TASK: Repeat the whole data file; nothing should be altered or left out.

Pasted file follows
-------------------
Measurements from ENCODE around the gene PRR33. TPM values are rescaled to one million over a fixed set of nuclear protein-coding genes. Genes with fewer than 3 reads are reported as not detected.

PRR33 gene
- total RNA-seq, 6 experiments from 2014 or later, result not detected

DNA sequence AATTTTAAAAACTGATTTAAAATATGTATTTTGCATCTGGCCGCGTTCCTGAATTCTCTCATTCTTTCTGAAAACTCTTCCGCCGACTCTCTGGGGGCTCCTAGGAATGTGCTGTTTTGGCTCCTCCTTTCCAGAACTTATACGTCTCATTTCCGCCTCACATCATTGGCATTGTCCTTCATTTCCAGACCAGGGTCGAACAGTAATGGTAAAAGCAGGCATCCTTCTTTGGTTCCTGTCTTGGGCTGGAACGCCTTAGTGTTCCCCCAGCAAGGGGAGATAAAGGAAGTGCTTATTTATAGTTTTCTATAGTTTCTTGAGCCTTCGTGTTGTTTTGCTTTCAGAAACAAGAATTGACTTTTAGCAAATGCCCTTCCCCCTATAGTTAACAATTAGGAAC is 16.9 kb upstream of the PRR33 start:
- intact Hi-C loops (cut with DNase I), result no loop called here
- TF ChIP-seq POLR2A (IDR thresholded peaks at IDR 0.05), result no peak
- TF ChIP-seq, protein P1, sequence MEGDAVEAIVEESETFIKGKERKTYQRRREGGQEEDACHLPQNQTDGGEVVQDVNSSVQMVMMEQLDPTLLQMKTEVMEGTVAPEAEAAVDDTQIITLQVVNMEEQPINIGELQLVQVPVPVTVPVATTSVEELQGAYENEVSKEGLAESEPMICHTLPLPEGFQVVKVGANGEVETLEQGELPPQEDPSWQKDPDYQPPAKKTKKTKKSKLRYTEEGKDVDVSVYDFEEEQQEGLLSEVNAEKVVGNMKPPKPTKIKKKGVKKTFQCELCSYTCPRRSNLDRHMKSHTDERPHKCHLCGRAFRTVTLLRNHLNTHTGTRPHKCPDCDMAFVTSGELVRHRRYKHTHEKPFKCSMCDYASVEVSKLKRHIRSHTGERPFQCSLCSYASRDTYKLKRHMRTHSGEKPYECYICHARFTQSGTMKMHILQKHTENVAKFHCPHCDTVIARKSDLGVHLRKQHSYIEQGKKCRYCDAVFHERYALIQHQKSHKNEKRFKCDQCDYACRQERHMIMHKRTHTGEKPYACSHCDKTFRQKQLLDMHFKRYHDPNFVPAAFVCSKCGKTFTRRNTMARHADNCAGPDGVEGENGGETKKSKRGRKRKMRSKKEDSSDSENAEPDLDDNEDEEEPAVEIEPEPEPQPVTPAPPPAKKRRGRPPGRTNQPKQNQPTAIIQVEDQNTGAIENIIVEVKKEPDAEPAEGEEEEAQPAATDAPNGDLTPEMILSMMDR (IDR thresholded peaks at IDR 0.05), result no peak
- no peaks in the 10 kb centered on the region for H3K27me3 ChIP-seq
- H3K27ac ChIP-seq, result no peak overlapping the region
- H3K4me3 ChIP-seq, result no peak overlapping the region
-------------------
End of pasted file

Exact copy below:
Measurements from ENCODE around the gene PRR33. TPM values are rescaled to one million over a fixed set of nuclear protein-coding genes. Genes with fewer than 3 reads are reported as not detected.

PRR33 gene
- total RNA-seq, 6 experiments from 2014 or later, result not detected

DNA sequence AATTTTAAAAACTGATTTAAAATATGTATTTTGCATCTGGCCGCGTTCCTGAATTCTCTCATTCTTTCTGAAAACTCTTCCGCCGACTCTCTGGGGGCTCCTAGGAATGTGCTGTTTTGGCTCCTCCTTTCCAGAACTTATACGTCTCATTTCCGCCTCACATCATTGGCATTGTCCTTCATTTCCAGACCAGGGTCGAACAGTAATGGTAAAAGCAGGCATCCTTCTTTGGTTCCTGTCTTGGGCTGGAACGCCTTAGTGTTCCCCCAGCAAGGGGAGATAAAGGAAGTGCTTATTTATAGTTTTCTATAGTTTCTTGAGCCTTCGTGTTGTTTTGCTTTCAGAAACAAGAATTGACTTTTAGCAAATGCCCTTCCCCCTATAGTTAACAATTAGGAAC is 16.9 kb upstream of the PRR33 start:
- intact Hi-C loops (cut with DNase I), result no loop called here
- TF ChIP-seq POLR2A (IDR thresholded peaks at IDR 0.05), result no peak
- TF ChIP-seq, protein P1, sequence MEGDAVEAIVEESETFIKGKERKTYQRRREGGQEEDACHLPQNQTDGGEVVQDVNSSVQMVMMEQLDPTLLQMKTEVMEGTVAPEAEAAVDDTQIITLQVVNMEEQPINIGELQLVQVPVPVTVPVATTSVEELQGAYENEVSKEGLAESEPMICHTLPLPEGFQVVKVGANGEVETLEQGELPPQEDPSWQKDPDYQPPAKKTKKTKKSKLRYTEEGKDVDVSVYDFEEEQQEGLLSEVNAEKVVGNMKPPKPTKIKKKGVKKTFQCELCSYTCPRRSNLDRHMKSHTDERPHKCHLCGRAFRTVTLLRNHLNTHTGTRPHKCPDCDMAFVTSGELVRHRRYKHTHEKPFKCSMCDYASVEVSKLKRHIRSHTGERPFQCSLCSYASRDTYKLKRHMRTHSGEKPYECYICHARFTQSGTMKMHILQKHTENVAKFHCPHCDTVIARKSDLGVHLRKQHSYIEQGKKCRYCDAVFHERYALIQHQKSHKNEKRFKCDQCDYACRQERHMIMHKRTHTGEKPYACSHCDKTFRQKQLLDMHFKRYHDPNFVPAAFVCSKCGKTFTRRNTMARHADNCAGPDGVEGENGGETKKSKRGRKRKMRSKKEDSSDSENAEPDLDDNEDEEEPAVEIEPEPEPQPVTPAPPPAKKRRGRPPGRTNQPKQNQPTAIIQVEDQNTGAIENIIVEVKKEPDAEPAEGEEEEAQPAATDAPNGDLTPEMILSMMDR (IDR thresholded peaks at IDR 0.05), result no peak
- no peaks in the 10 kb centered on the region for H3K27me3 ChIP-seq
- H3K27ac ChIP-seq, result no peak overlapping the region
- H3K4me3 ChIP-seq, result no peak overlapping the region